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Dziadzia / Babcia - help me with spelling/pronunciation

26 Nov 2006  #1

Okay, so I'm polish and I've always called my grandfather jaji....well at least thats my poor atempt on how to spell it. I think it is spelled like dziadek but I don't pronounce the k, is it suppose to be silent? My mom has no idea, 'cause she's only like 25% while my dad is 100% and he thinks it's dzadzie, but then again, he's lived in america all his life and not so sure. Please help!

26 Nov 2006  #2

dziadzi (jajee) or dziadek which is a granfather as well - no - the K in dziadek is not supossed to be silent
17 Feb 2007  #3

I've got a babci and a dziadzi and you've got it right, ja-jee.
mushins5 - | 1    
24 Sep 2007  #4

Hi, I am soon to be a grandmother. I have seen Babcia is that correct?
If so, how do you pronouce it.
kochanie 3 | 58    
25 Sep 2007  #5

It's Babcie I think. You say it bab-cha. And congratulations!! :) x
porta 18 | 297    
25 Sep 2007  #6

Nope ,it's babcia :)

And congratulations :)
mypips33 - | 1    
19 Mar 2008  #7

Merged:Pronunciation - I know not again with Grandmother

ok i need help with how to pronounce these and what is the true word for grandma- grandmother in TRUE POLISH-

please like this- BUSIA- BUSH-A??


Krzysztof 2 | 973    
19 Mar 2008  #8


that's the official one you find in a dictionary,

babunia, babusia are diminutives, while busia is a shorter form of babusia (and I don't hear it in Poland, but I read on these forums that "busia" is common among American Poles or Polish Americans, if you prefer)

and when kids start talking they rather use "baba", as they can't pronounce more difficult words for some time :)

for pronounciation, copy and paste the words into:
(try both female and male voice)
joaska 2 | 12    
19 Mar 2008  #9

babcia and babunia are pronounced with a BA
babcia: bab-cha
babunia: bab-u-nia
Congrats on becoming a grandma!
Krzysztof 2 | 973    
19 Mar 2008  #10

Congrats on becoming a grandma!

oh, I should've have said that too, sorry for being rude, mypips33 :)
24 Oct 2008  #11

i have grandpa also named dziadzi (Jaji) and grandma Busia.
24 Oct 2008  #12

grandma Busia.

Short from babusia
z_darius 14 | 3,975    
26 Oct 2008  #13

he thinks it's dzadzie, but then again

I'd say dziadzio.
Dziadzie would be vocative of dziad, and I'm pretty sure in 20th century Polish it would be used as a derogative terms towards and old bum, unpleasant man etc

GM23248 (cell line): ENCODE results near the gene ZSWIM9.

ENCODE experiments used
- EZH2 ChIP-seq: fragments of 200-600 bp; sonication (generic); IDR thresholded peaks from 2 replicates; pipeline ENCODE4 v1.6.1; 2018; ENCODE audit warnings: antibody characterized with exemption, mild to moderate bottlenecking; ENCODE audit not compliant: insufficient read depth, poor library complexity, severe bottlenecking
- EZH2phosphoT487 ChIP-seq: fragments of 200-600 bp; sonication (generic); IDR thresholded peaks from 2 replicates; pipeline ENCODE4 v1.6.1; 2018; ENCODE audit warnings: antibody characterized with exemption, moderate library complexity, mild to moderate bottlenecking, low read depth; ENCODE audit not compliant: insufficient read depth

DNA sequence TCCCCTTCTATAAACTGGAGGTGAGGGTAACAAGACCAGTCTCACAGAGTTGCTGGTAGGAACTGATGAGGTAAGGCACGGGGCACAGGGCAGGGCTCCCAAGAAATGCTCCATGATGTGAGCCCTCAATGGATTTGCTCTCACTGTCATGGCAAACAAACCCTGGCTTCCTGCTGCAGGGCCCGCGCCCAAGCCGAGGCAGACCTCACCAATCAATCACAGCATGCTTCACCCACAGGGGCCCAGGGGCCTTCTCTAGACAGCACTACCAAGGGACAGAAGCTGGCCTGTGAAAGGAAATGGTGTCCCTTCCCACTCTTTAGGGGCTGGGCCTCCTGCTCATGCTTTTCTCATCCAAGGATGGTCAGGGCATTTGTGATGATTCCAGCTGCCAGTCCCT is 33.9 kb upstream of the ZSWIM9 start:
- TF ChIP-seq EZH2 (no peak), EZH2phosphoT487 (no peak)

I've got a babci

Nominative would be babcia. Babci is one of the grammatical forms of the word.
Polonius3 996 | 12,070    
11 Nov 2008  #14

In Polish-American speech it has been common to use non-standard Polish insertions in English speech.
Terms such as busia, babci, baci, dziadzi, dziadzia, and cioci, ciacia are widely used as in:
Cioci is coming round today. We're going by baci's this evening. My busia used to work in a cigar factory. Hi, Dziadzia!
Many of those that use these are totally unfamilair with Polish spelling and may write jaja, chacha, busha and bopchee.
7 Oct 2014  #15

My mother had us call her parents Baci & Dziadziu (grandma & grandpa, according to her). She also said that the more formal "grandmother/grandfather" was Babcia/Dziadek. My mother was fluent because her parents were both born in Poland and didn't speak English very well. Polish was her first language. Hope this helps.
Stalewski85 - | 2    
14 Oct 2014  #16

Since this thread's been resurrected, I'd like to add to it & get the forum's opinions as well, rather than start a new thread. My daughter is 2 years old, and getting better at speaking all the time. I'm fortunate in that both of my maternal and paternal grandparents are living, as well as my wife's paternal grandparents. So the little girl has a lot of grandparents & great-grandparents. To that end, to help her and future great-grandkids differentiate between all of them, I liked the idea of using more ethnically-appropriate terms of endearment for my dad's parents, since of all my family members they are they only ones who still use Polish language and traditions, and attend Polish National Catholic Churches (as well as my father and myself).